Gail says: You can't cancel the card until it is paid off. But you can cut it up, delete your saved number, and remove the temptation. Now we'll see how serious you are about getting to Debt Free Forever. If you keep using the card, you're simply deluding yourself and playing a game. If you're serious, you'll NEVER use that card until a) it is completely paid off and b) you have a system for keeping it paid off. 

 

F wrote:  My husband received news that he will no longer have a job in six months. He was offered a significant severance package. We’re not sure what to do with that kind of money. We have a mortgage, owe some credit and have two car loans. Our question is do we pay off the debt or max out our RRSP's?  I am 41 and my husband is 45. I have a company pension plan. We have $30,000 in consumer debt plus 2 cars, which have $41000 and $24000 owing and a mortgage of $160000.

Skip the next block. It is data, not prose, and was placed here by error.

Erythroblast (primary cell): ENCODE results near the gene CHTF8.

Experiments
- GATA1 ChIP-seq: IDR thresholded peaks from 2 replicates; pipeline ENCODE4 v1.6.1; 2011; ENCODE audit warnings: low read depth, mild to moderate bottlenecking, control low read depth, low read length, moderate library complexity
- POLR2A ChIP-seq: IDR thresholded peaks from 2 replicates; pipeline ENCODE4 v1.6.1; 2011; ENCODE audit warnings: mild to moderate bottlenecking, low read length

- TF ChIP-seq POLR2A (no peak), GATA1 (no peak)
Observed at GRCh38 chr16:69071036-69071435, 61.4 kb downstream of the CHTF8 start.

Gail says: Not everyone gets to plan ahead like this. You are very fortunate in this regard. The most important thing at this point is to figure out what your most basic expenses will be so that when your husband is “unemployed” you have a plan for living simply. In the best of all worlds, you should practice living on your income for your day-to-day needs, and use his income to eliminate as much of the debt as you can before the two years are up. As for what to do with the severance, you should shelter as much of it as you can in an RRSP. You can always take the money back out if need be. If you’ve worked hard and paid off most of your consumer debt, you’ll be in a position to put whatever doesn’t go into an RRSP into TFSAs, up to a max of $5,000 each. Please use this time to plan carefully. You don’t know how long it will take your husband to get another job, and it is important that you have your financial house in order before his pay comes to an end.